William Blake’s grave: Lost and found

I love visiting the Morgan Library and Museum: Its small size allows for an intimacy that is impossible in the caverns of the Met or the MoMA. I even love the elevator, which is made of glass and slips soundlessly from floor to floor.

In January 2009, the Morgan showed William Blake’s World: “A New Heaven Is Begun,” an exhibition devoted to poet/painter/engraver William Blake. Blake first caught my eye as a teenager: I loved the gentle tones of his watercolors, and his fantastic beasts. The exhibit puts many of the Blake pieces owned by the Morgan on display for the first time in twenty years. These range from small, delicate engravings to lively color prints destined for the covers of Visions of the Daughters of Albion (in part a defense of sexual freedom) or America: A Prophecy (Blake was a big fan of our rebellious little colony).

Like so many geniuses, Blake was under-appreciated in his own lifetime, publishing only a single book conventionally and earning most of his bread as an engraver. Sadly, he died in poverty, and most of the obituaries focused on his eccentricities rather than his brilliant output. Blake was an iconoclast, a freethinker, and generally written off as totally insane. Nevertheless, in the years since then his reputation has vastly improved, with the help of some devoted biographers. Unfortunately, London, Blake’s only home, hasn’t treated his remains very well. In a city of monuments, Blake has no public memorial, and even the site of his grave was lost for 40 years.

According to a book published around the time of Blake’s death in 1827, “Blake died in his sixty ninth year, in the back room of the first floor of No. 3 Fountain Court, Strand, and was buried in Bunhill Fields, on the 17th of August.” He was buried in an unmarked grave. In 1927, on the centenary of Blake’s death, one of his biographers finally erected a memorial stone over his grave. Unfortunately, the wording for the stone was a little confusing. The stone, which can still be seen today, reads:

“NEAR BY LIE THE REMAINS OF
THE POET PAINTER
WILLIAM BLAKE
1757-1827
AND OF HIS WIFE
CATHERINE SOPHIA 1762-1831”

The use of the words “near by” refers to the fact that while Blake’s grave was directly beneath the stone, the grave of his wife was about 70 meters away. However, many people erroneously believe the wording refers to the fact that Blake’s grave site is lost. In fact, the wording may have helped make that the case.

In 1965, Bunhill Fields began a beautification project, and added a new lawn where several gravestones had been. Blake’s gravestone was moved, but his body was not. Somehow, the records of the location of his grave were lost. Thus his tombstone, standing at an angle against Daniel Defoe’s, became literally true: William Blake was no longer underneath the stone, but somewhere “nearby.”

So the situation remained until 2005, when a London couple, Luis and Carol Garrido, came to pay their respects. Like so many before them, during their visit to Bunhill Fields the Garridos were befuddled by the imprecise wording on Blake’s tombstone. “Nearby lies William Blake?” they wondered. Then came a strange experience. Wandering around the cemetery, the Garridos suddenly became aware of a beautiful fragrance that seemed to fill the air in a particular spot. They walked in a circle, hoping to find a flowering tree or shrub, but found nothing that could be responsible for the fragrance. According to the couple, they “happened to be aware of similar accounts of beautiful fragrances manifesting unexpectedly by the graves of saints of the past.” In fact, Blake is considered a Gnostic saint in Aleister Crowly’s cosmology, and is thought to be the reincarnation of an archangel by Sahaja Yogis. According to Sahaja literature that appears on the web, the Garridos are Sahaja Yogis themselves. That may help explain their determination to find William Blake’s grave.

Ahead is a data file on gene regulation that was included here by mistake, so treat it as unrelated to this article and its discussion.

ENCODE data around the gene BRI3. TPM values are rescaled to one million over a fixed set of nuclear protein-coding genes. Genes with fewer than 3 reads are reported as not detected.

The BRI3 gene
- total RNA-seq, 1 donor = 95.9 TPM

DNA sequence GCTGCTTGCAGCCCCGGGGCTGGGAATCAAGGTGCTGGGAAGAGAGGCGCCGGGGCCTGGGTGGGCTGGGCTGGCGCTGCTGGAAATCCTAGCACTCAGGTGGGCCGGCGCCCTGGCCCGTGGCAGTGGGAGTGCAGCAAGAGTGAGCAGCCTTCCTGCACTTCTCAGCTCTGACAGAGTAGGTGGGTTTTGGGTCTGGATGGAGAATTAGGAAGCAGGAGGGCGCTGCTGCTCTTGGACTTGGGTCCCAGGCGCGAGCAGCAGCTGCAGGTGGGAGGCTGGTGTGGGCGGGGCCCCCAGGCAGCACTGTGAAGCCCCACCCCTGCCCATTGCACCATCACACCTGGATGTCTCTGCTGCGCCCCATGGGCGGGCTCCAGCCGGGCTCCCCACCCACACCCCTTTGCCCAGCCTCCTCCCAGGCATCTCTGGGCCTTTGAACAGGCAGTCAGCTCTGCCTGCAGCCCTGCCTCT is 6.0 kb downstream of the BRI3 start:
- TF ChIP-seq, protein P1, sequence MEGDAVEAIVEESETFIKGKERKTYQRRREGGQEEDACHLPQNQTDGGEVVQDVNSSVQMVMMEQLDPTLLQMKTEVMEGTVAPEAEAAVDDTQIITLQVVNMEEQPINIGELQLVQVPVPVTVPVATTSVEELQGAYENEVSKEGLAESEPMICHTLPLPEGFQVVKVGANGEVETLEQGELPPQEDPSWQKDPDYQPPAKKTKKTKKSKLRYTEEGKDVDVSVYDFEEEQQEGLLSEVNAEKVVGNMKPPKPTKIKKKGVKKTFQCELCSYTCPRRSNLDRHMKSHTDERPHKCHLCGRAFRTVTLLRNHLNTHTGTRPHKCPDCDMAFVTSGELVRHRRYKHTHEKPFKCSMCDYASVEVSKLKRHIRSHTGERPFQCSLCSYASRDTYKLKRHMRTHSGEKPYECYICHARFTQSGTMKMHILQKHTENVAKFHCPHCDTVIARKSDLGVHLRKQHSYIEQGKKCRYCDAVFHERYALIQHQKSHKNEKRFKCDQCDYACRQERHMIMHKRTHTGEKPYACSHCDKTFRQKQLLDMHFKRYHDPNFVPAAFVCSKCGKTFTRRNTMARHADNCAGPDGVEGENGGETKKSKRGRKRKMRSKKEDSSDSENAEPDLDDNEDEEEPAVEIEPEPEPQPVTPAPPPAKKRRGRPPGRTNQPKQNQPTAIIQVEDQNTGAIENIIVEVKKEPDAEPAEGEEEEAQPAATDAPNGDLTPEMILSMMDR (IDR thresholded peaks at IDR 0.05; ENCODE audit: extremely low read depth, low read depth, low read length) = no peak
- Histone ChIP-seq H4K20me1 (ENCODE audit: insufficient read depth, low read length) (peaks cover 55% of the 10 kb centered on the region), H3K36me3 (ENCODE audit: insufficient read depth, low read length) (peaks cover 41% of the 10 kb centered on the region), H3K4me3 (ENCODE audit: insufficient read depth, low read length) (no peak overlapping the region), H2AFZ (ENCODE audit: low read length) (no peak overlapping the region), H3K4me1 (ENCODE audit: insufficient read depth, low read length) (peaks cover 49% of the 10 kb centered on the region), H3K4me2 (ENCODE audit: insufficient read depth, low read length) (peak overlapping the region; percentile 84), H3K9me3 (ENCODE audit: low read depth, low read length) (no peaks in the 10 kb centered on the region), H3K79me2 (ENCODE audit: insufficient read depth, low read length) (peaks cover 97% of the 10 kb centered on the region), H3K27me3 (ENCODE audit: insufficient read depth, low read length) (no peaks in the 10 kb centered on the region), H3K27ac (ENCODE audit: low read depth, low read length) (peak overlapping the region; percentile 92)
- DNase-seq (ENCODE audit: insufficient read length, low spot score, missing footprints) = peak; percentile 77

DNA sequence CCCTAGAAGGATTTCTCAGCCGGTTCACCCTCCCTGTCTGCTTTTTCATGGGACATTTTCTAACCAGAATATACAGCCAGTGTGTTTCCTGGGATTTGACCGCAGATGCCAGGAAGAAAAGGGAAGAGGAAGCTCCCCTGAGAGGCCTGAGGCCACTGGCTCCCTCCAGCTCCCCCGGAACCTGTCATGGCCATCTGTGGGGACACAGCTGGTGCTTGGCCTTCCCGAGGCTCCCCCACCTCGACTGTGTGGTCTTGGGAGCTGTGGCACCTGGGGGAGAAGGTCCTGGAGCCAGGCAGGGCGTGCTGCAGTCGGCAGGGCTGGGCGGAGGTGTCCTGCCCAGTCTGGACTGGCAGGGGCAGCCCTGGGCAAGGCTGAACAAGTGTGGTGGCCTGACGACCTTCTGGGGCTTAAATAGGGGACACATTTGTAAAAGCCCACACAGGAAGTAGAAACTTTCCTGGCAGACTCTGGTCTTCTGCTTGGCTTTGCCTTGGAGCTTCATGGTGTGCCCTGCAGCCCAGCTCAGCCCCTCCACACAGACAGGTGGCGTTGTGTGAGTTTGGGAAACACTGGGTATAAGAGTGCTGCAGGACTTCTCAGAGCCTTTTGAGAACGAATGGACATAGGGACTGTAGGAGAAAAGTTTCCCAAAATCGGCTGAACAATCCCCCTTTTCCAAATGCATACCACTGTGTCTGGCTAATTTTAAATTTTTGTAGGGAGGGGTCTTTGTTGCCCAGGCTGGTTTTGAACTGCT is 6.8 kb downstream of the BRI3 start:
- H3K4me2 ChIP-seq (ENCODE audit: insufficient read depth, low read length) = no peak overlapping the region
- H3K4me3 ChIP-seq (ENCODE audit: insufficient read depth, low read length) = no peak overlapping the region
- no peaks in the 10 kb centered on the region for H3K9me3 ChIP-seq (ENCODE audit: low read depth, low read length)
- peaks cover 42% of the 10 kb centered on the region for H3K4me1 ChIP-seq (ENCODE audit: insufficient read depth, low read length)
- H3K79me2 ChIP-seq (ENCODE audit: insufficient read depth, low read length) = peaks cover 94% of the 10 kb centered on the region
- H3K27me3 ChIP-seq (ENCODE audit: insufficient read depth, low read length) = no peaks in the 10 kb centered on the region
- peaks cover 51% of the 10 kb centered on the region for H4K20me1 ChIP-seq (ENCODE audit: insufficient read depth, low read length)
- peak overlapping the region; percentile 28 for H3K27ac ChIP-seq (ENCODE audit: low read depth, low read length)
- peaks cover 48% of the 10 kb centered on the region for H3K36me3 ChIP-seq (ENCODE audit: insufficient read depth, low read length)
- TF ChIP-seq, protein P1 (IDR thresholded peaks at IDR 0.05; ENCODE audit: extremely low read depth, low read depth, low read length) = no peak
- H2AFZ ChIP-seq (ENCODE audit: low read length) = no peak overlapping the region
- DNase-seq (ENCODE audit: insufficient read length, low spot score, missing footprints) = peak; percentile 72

On a second visit to the cemetery, the Garridos happened to run into the cemetery’s keeper. When they asked if anyone knew where Blake’s grave actually was, the keeper told them that an elderly man who had been responsible for moving the gravestones in the 1960s claimed Blake had been buried not far from the current site of his gravestone, near a Plane tree. The site the keeper was describing was exactly the same as the place where the Garridos had smelled the fragrance. Sensing their enthusiasm, the keeper offered to show them cemetery plans that might elucidate the mystery. However, those documents proved inconclusive, and sent the Garridos on a sleuthing quest deep into the city archives.

Eventually, they were able to discover that all the graves at Bunhill Fields were laid down with north/south and east/west co-ordinates. By plotting the co-ordinates of known graves, the Garridos were eventually able to find Blake’s originally gravesite, as well as those of other members of his family. They’ve detailed their entire quest, and their proof, on their website and in a detailed 106-page book available at the site (which provided much of the information for the post).

A proposal for a new memorial to William Blake has been approved in general, and plans are currently underway. I like the Blake Society’s proposed design, which includes a new headstone as well as one of Blake’s poems carved in a pathway towards his grave: “Hear the voice of the Bard! Who present, past, and future sees; Whose ears have heard/The Holy Word/That walked among the ancient trees.”

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2 thoughts on “William Blake’s grave: Lost and found

  1. Thanks, Loren! I love that too. It’s funny, it’s the only hint of otherworldliness in the Garridos’ incredibly detailed 106-page paper about the search for Blake’s remains. I hope to find out more about what, exactly, inspired their search.

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